Neuropsychological Functioning in Patients With Alcohol-Related Liver Disease Before and After Liver Transplantation

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Cognitive dysfunction is common in both end-stage liver disease and chronic alcohol misuse. The impact of orthotopic liver transplantation (OLT) on neuropsychological function is poorly documented. This prospective study examined changes in cognitive function pre- and post-OLT in patients with alcohol-related liver disease (ALD).


Comprehensive neuropsychological assessment was conducted with 92 abstinent patients with ALD scheduled for OLT. Forty-two patients were available for reassessment 12 months post-OLT.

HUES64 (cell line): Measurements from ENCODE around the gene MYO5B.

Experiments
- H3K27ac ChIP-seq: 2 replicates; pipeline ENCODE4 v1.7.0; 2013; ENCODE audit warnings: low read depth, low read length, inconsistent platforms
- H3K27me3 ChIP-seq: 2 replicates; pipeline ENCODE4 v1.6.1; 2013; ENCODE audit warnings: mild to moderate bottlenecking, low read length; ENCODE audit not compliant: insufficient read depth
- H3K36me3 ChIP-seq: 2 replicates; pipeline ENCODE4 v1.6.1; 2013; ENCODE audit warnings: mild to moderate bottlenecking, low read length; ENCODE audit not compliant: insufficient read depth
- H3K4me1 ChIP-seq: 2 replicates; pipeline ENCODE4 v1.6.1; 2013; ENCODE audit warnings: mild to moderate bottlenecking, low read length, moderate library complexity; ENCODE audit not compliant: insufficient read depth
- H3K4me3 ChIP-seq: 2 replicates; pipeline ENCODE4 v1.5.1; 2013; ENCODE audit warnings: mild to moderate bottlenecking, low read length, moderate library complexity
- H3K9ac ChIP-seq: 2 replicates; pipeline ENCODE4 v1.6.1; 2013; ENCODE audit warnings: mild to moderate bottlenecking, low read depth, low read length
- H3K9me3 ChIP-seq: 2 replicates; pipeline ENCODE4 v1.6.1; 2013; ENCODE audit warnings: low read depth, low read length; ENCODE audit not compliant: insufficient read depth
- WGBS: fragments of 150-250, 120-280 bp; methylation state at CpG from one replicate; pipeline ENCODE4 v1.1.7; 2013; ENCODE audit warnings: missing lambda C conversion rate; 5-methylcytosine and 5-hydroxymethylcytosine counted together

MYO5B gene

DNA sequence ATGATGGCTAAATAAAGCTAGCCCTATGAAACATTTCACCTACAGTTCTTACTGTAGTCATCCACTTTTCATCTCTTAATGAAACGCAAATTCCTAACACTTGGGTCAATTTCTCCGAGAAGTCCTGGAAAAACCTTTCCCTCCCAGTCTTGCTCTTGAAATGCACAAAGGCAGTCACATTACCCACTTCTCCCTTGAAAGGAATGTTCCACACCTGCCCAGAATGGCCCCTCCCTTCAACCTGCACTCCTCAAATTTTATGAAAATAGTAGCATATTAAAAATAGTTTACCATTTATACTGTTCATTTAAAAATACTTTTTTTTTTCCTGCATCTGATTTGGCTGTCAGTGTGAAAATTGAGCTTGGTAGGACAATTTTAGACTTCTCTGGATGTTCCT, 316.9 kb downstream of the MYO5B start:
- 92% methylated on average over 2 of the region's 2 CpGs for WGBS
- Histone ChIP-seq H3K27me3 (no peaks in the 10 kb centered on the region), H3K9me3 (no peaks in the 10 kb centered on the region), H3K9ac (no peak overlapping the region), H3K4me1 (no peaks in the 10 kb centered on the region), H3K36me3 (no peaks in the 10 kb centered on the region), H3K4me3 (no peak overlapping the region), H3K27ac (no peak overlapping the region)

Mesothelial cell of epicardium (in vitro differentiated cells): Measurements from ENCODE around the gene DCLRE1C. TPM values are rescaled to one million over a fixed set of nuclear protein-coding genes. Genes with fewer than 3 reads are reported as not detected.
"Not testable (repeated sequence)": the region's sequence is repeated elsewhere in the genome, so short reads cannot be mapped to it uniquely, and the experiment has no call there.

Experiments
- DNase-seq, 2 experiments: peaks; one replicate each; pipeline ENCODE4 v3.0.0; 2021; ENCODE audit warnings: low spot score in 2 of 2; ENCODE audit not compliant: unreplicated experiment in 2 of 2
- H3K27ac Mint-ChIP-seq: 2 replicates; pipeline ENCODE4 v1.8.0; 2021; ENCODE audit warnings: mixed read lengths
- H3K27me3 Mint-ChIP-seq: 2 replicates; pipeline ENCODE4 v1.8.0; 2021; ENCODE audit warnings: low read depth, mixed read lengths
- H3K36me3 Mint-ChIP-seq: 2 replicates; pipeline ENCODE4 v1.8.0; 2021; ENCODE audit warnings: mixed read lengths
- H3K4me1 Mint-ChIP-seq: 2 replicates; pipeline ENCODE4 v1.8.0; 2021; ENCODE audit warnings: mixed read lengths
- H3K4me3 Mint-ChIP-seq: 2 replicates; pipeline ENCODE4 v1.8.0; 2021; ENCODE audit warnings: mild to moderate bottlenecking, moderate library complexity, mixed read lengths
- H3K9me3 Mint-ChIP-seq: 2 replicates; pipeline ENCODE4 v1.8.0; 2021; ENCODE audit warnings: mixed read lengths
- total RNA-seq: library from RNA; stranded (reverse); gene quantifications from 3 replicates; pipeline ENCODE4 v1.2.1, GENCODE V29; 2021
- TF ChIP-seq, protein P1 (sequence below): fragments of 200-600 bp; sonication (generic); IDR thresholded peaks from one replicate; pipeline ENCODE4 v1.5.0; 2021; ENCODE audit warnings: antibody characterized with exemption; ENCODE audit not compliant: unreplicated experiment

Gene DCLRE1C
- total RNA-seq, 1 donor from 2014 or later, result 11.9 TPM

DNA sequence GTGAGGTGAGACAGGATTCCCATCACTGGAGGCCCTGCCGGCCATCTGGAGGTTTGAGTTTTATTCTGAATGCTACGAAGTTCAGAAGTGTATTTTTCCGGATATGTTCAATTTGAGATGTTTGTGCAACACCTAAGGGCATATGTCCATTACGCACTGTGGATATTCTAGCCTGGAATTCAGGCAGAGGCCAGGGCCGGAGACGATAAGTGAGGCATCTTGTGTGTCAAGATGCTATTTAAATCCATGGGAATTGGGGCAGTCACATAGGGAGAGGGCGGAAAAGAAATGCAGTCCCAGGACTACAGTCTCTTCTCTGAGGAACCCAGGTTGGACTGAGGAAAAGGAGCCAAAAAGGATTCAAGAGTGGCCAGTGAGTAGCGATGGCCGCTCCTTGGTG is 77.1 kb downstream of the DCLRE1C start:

Posttransplantation, cognitive performance on all measures fell within normal limits. Greatest improvement occurred in visuomotor speed, complex visual attention processes, and the ability to solve visually presented problems. Performance on memory assessment tasks also improved posttransplantation. Applying a more robust assessment of change (Reliable Change Index), approximately half improved reliably on overall cognitive function. One quarter improved in memory performance. With the exception of the Full-Scale Intelligence Quotient scales, discriminant analysis was unable to successfully predict which patients reliably improved.


Overall improvement in cognitive function occurs after liver transplantation in ALD. It was not possible to identify which patient characteristics were associated with reliable change.

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